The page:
Land Plants


The earliest land plants developed from their ocean cousins, the algae. Early sea algae splashed ashore and eventually developed waxy skins to maintain moisture on land. They reproduced asexually by simple cell division. These plants grew in moist coastal areas but did not colonize far inland.


From these beginnings, simple mosses evolved which reproduced sexually, requiring two cells to meet. These plants developed rigid cell walls which allowed them to stand vertically and conduce water up their stems. These mosses were very adaptable and spread inland creating vast micro-forests only a few centimeters tall. These areas with tangled, dense growth became the home and food source for Disco's first primitive land animals.

Diversification and Evolution

As eons passed and mosses spread to drier regions, root structures developed to allow access to underground moisture. Ferns and horsetails evolved and as the ground became crowded with growth, competition began for the sun's precious rays, without which none of these plants could manufacture food. Plants began reaching for the sky to overcome the shade of surrounding growth. Disco's ample equatorial rainfall and low gravitational pull resulted in rapid growth and astounding heights. Many fern trees grew to 50 meters and giant horsetails achieved heights of 100 meters with only a 20 centimeter trunk diameter.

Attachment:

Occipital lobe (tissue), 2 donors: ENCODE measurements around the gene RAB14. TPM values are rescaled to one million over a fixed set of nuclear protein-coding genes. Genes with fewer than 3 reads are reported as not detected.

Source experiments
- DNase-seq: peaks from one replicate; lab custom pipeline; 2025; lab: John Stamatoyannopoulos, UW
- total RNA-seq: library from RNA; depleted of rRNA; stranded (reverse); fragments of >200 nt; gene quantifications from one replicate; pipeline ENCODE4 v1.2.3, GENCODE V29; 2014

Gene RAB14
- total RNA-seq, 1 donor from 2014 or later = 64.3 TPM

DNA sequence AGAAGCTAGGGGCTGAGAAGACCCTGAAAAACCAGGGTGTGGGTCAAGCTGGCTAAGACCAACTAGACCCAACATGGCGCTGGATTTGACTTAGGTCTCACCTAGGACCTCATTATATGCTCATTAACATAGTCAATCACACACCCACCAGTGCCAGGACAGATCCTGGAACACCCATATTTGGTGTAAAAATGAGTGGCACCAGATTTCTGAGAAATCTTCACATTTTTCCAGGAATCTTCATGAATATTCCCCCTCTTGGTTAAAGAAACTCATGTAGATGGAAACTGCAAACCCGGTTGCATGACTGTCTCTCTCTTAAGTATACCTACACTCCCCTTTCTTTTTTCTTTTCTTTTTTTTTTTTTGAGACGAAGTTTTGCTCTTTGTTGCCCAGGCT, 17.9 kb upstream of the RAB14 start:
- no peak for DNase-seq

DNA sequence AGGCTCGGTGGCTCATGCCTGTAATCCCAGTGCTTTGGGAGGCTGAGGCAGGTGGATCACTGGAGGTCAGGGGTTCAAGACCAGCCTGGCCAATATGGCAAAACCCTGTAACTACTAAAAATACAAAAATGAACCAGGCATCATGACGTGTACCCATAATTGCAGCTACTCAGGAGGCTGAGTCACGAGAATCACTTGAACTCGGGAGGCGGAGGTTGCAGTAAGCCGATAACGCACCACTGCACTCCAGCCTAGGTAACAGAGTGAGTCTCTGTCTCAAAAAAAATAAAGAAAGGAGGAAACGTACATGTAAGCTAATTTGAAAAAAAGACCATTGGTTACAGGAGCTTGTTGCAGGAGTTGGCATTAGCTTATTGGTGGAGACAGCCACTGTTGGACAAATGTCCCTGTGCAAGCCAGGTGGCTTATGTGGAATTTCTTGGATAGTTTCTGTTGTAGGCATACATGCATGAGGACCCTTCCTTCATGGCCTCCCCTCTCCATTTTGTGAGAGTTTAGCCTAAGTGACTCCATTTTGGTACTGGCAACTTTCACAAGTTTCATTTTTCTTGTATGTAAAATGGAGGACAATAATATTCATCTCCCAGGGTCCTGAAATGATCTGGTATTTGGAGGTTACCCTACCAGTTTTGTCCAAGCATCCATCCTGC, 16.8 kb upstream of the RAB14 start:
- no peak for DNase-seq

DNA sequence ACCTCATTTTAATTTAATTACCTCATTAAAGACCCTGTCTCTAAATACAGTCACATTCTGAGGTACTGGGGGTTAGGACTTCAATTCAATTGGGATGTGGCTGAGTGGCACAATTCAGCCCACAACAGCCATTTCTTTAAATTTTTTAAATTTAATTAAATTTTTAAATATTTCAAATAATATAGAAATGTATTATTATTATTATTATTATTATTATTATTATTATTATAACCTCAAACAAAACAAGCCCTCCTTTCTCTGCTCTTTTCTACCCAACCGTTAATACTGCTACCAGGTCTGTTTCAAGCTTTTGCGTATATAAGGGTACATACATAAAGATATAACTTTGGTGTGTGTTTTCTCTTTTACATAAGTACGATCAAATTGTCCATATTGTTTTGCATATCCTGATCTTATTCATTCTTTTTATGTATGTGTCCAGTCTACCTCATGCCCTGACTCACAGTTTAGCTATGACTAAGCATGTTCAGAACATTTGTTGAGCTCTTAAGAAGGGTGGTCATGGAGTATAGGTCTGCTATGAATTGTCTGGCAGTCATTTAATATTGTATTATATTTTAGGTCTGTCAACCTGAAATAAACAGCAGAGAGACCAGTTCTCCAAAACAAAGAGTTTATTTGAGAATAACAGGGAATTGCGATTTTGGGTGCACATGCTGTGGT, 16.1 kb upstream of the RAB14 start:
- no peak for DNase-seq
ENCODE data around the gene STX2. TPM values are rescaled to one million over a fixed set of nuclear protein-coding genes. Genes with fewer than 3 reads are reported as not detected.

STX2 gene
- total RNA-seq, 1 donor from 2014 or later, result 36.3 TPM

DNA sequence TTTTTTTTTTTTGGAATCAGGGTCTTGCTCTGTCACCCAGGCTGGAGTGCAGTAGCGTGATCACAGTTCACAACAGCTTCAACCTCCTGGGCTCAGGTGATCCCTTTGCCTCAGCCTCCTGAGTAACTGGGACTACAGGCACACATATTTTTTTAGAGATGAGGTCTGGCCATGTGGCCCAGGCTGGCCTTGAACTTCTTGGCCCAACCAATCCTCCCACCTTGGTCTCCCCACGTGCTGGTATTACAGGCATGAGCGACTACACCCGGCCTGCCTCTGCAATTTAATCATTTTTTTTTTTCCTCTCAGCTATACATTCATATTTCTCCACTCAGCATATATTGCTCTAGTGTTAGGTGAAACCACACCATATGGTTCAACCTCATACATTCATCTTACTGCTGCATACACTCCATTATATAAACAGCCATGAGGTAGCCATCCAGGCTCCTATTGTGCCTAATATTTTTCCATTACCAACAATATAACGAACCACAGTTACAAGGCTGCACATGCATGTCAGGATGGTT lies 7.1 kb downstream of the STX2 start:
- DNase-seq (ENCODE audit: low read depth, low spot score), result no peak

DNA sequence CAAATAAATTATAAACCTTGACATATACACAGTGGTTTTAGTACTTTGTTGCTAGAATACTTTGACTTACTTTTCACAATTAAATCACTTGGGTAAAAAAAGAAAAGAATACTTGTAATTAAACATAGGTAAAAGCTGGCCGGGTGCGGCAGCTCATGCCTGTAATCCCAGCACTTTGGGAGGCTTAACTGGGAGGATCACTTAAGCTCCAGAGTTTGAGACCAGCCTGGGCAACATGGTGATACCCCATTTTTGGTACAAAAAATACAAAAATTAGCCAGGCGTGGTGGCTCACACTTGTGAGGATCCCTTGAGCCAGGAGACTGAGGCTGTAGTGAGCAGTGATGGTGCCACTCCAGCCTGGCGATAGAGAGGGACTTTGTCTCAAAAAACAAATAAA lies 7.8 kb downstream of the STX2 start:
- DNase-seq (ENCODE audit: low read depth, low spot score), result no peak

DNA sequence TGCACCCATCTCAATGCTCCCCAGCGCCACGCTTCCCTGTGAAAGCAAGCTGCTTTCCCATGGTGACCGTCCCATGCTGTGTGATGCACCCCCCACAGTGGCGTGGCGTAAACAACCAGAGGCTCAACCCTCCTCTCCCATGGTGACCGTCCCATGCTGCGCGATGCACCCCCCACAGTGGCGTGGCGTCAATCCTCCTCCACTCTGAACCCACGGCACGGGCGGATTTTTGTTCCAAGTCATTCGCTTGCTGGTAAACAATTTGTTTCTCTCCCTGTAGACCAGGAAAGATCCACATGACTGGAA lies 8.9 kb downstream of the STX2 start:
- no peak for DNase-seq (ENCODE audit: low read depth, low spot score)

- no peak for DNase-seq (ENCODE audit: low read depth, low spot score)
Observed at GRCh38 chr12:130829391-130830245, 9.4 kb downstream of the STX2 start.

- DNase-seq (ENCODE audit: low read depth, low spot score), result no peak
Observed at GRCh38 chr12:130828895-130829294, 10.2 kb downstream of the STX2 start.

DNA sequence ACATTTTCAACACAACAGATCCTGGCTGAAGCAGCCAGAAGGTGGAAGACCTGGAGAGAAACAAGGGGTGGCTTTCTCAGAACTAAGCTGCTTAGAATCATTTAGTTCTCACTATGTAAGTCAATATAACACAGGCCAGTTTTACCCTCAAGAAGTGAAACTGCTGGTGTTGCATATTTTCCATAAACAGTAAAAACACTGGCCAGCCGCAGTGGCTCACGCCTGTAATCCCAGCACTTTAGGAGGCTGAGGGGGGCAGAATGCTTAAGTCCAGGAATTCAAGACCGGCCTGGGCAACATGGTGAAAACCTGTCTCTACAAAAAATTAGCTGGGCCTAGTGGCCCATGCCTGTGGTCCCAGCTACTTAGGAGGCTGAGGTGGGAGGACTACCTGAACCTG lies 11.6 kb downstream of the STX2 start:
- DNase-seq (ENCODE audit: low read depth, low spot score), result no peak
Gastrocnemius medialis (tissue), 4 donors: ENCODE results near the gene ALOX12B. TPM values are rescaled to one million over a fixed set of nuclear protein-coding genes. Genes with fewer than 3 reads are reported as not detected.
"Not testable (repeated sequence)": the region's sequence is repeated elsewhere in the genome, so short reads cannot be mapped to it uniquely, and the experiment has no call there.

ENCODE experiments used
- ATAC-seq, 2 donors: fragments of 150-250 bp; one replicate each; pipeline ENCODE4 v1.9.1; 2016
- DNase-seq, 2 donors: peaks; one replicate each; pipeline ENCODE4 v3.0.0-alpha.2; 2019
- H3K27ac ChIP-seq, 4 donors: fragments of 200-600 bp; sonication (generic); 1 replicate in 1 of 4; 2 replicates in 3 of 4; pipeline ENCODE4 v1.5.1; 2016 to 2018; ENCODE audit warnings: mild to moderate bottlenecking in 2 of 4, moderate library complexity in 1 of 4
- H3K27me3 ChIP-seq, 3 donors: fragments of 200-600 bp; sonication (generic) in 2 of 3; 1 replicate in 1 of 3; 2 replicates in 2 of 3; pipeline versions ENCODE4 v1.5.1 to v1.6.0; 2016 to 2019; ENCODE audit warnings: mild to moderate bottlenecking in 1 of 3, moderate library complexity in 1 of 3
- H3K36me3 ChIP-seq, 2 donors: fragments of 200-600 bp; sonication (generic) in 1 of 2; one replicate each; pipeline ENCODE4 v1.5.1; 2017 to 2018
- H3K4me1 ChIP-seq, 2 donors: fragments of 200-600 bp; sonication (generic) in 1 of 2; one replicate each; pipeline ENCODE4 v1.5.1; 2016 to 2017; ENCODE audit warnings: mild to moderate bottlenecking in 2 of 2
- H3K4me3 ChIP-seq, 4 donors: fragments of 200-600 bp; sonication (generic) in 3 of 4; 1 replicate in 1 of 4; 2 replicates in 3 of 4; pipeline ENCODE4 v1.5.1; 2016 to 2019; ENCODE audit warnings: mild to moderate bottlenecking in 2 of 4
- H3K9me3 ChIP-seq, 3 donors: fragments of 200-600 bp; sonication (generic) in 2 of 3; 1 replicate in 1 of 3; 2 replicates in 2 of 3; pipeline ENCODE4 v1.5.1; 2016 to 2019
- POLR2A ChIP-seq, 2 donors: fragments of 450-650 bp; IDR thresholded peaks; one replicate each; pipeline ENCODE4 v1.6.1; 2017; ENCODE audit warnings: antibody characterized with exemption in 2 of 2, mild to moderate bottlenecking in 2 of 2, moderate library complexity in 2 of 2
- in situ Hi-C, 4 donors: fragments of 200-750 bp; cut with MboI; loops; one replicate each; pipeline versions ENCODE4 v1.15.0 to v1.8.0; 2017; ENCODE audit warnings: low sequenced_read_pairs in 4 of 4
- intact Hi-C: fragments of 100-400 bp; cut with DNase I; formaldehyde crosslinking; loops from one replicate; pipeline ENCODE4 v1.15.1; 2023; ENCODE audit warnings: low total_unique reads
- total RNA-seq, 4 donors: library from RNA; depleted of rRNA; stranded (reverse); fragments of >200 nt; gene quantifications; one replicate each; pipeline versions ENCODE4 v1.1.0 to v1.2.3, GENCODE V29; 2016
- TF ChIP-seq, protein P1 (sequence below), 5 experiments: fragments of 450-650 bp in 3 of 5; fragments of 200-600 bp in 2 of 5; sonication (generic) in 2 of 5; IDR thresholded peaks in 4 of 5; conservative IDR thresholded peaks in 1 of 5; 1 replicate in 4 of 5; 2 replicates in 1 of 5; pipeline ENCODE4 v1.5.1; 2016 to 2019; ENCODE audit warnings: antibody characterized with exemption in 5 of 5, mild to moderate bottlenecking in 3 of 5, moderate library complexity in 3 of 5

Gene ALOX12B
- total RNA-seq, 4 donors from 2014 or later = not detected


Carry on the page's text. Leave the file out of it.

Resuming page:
Plant reproduction became exclusively sexual on Disco. Flower production evolved to help attract pollinators. Huge swarms of flying insects became prolific fertilizers. Cross-pollinated plants grew in vast numbers and eventually overwhelmed the more primitive asexual spore producers. Over several million years plants lost the capacity to self-fertilize and ancient plant forms began to die out.


Tropical forests now cover much of Disco's equatorial region with conifer forests growing at the more extreme latitudes. Disco's forests are known for exceptionally tall, slender trees as a result of favorable growing conditions and a gravitational pull approximately one-half of earth's.

1998 Martin Briner -